According to an AFP report, there are currently 3891 EVs in the Scandinavian kingdom, whose population is estimated at just shy of five million. Compare that with Australia, which only has slightly more than 100 EVs and more than 22 million people.
The popularity of EVs is so strong that the Mitsubishi i-MiEV was the highest-selling small car in Norway throughout the first quarter of 2011. Mitsubishi has delivered more than 700 i-MiEVs in Norway so far this year.
The Norwegian Government has recently introduced a number of incentives to encourage motorists to switch from conventional cars to EVs.
Owners do not have to pay congestion fees or pay for parking in public car spaces.
They are also permitted to drive in bus lanes, helping them avoid traffic jams during peak hour.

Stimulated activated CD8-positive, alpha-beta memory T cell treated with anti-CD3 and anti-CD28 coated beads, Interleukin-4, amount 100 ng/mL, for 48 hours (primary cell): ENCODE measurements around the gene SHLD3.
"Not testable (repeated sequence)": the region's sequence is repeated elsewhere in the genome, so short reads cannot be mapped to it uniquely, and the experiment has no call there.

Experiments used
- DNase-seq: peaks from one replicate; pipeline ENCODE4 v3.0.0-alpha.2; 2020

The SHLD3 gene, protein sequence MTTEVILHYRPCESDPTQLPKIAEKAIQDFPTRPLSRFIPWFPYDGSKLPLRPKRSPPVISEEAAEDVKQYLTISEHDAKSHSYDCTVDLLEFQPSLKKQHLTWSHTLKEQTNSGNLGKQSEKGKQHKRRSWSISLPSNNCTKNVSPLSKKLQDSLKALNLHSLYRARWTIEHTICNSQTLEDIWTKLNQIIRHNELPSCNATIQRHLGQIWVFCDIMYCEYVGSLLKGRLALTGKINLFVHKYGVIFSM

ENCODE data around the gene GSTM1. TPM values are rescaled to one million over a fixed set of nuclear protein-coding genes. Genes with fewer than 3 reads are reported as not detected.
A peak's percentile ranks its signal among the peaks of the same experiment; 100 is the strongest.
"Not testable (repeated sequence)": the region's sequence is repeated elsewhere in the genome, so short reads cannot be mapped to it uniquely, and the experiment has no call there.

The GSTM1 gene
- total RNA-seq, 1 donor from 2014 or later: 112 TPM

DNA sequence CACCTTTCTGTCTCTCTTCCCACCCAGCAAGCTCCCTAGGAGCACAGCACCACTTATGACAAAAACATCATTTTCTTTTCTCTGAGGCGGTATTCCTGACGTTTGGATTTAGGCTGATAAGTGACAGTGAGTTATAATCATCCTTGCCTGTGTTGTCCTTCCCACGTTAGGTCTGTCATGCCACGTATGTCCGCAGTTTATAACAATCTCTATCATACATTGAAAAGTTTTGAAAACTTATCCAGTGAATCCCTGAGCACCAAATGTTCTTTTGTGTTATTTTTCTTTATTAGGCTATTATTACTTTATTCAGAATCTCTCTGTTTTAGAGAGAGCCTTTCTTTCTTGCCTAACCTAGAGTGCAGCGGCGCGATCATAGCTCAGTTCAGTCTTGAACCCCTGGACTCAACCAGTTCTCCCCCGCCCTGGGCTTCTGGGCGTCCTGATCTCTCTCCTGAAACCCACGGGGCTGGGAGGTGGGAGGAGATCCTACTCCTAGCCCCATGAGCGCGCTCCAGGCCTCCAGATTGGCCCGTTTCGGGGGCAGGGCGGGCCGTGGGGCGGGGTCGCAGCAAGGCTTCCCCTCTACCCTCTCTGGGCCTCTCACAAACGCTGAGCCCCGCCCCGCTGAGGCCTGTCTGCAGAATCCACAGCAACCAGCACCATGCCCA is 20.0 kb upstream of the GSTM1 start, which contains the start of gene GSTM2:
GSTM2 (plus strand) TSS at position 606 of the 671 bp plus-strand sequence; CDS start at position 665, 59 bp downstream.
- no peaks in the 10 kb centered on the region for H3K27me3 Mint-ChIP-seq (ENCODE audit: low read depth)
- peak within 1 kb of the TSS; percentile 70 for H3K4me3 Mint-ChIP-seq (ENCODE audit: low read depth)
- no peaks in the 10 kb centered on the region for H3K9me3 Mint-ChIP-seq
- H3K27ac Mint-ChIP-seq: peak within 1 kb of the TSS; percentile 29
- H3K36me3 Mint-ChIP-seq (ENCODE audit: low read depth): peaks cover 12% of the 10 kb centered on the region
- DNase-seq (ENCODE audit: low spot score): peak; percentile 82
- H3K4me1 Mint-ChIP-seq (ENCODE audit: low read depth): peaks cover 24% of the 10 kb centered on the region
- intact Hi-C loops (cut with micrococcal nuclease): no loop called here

According to Norway’s Transport Minister, 24 percent of the country’s carbon dioxide emissions come from road transport. As the country is aiming to decrease its emissions by 30 percent before 2020, EVs may need to play a significant role in its future transport solutions.
Estimates suggest Norway’s current sub-4000 EV fleet will save more than 6000 tonnes of CO2
Norway’s icy winter is one deterrent for motorists, with the freezing temperatures reducing the efficiency and range of EV batteries. However, the government is determined to overcome this with a complete fast-charging network across the country that will top up most batteries in just 20 minutes.